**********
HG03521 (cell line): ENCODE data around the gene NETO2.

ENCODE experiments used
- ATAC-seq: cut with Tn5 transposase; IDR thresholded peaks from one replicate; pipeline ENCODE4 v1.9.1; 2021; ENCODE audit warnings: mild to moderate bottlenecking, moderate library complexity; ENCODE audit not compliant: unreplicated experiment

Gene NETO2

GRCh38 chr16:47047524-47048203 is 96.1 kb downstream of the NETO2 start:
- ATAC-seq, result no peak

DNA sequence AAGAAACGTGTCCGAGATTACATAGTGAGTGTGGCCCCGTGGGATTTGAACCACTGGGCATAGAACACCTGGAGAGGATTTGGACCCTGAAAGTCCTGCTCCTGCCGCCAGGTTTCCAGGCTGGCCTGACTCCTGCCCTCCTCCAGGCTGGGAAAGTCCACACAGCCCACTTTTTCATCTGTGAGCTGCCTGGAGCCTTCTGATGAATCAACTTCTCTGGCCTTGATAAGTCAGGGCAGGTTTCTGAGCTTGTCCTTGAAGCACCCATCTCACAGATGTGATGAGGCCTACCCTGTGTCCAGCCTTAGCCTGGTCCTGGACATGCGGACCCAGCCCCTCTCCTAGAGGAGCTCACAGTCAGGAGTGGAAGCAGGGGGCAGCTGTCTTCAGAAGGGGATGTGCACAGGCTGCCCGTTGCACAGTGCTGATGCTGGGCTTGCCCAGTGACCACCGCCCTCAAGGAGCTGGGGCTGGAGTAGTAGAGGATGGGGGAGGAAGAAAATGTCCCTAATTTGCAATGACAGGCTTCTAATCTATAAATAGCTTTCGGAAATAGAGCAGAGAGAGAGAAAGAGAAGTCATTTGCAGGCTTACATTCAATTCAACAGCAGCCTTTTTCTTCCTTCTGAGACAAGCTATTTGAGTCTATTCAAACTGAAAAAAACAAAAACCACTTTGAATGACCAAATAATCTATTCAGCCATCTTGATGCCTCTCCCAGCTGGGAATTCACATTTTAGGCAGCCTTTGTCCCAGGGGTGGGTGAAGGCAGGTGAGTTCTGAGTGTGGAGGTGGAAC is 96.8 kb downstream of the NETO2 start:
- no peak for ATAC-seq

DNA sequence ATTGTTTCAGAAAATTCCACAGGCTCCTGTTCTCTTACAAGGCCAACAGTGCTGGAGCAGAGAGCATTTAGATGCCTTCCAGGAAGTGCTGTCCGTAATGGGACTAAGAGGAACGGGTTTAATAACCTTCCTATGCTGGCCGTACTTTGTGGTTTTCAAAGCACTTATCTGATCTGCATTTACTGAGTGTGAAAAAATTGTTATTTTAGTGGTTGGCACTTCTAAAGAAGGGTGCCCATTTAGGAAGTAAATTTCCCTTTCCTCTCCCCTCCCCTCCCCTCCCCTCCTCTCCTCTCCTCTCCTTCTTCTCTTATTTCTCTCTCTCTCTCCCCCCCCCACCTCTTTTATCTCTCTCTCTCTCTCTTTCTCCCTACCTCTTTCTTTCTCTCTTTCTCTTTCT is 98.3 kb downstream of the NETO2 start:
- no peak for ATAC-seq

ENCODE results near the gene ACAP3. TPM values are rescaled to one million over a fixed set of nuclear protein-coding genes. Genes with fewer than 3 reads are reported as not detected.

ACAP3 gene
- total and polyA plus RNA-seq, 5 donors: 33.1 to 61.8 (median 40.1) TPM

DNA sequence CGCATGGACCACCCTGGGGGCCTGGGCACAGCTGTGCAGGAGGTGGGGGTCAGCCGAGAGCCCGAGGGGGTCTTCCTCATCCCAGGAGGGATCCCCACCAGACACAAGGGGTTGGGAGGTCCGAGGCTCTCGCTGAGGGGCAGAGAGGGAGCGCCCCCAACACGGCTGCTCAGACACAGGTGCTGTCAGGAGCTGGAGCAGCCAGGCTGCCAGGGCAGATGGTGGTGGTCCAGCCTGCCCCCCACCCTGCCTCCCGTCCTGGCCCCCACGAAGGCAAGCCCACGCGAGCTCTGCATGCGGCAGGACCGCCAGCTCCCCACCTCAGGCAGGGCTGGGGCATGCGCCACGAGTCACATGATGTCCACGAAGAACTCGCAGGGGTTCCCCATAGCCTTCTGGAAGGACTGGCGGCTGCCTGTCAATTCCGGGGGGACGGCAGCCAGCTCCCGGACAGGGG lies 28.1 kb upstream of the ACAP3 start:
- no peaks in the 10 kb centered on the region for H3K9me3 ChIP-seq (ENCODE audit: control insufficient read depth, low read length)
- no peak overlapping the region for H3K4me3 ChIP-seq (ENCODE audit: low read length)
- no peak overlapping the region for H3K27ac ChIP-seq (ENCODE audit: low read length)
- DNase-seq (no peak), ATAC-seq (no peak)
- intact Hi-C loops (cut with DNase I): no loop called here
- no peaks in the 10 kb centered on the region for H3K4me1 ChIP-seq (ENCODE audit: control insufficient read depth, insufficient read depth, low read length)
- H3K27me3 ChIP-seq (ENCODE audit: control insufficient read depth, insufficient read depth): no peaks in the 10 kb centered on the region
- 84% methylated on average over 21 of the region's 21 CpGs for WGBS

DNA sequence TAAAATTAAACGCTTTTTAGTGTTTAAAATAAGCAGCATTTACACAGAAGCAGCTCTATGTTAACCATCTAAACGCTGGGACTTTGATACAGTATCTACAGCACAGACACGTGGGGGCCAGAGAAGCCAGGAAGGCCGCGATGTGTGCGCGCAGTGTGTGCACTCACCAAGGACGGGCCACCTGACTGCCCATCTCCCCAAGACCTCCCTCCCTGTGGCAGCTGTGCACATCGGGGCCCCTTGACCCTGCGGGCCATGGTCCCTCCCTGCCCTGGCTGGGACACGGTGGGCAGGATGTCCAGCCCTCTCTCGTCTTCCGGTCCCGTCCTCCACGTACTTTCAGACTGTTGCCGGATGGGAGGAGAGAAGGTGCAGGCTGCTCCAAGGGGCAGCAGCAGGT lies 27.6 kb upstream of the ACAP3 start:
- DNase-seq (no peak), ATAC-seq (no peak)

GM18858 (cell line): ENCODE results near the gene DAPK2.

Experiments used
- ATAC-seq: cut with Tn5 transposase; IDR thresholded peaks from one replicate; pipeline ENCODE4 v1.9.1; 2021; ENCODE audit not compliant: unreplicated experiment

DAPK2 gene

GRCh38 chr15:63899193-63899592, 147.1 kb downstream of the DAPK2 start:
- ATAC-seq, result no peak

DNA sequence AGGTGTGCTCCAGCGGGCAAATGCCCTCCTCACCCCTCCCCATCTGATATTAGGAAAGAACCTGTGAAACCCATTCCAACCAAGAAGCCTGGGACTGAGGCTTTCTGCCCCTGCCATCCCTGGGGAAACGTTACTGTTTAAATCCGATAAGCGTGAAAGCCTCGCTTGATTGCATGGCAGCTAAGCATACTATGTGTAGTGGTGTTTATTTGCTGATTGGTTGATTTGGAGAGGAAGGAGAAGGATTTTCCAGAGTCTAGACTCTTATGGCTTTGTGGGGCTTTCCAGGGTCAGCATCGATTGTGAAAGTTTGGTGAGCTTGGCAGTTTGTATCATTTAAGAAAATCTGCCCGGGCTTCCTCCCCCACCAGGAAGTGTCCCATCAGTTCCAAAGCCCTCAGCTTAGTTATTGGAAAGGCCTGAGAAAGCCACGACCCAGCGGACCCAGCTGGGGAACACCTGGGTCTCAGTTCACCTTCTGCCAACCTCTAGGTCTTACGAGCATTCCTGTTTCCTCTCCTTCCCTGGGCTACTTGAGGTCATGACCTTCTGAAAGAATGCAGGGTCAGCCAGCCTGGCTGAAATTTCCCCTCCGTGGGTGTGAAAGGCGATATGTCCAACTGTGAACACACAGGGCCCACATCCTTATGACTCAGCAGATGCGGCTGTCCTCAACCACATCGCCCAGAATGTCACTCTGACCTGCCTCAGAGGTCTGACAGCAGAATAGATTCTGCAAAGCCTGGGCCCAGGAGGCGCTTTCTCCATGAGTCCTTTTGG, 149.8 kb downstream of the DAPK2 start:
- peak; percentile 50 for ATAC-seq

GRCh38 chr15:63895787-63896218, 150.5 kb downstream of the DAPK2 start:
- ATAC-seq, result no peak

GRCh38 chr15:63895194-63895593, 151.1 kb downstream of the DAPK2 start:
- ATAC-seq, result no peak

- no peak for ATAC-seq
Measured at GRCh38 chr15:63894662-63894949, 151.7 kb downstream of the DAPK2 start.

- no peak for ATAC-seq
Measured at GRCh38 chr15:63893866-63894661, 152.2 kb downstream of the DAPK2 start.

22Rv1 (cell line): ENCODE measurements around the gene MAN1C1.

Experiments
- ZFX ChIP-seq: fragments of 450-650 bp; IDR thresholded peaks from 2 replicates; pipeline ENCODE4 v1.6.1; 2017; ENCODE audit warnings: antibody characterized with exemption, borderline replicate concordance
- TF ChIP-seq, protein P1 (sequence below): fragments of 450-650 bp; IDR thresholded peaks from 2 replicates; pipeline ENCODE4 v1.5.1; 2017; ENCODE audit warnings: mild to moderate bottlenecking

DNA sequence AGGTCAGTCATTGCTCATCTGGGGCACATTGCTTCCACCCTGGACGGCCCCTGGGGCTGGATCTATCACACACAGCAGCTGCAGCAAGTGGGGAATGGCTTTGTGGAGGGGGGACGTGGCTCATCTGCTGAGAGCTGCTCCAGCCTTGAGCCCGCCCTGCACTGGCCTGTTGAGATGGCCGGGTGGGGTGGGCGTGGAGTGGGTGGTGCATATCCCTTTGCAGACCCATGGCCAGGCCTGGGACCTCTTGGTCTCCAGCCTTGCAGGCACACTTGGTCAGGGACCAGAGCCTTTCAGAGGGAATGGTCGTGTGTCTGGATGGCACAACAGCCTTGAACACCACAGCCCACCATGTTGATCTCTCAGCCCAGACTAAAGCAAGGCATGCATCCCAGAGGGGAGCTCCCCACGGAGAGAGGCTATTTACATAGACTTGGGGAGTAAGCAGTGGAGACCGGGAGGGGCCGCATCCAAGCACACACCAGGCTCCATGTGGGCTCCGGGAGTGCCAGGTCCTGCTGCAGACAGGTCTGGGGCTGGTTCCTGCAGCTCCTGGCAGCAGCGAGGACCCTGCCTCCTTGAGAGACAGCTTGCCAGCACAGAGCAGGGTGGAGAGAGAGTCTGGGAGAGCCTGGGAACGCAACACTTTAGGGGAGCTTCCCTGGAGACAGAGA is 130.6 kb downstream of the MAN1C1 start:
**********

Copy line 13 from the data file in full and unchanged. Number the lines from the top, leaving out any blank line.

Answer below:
- total and polyA plus RNA-seq, 5 donors: 33.1 to 61.8 (median 40.1) TPM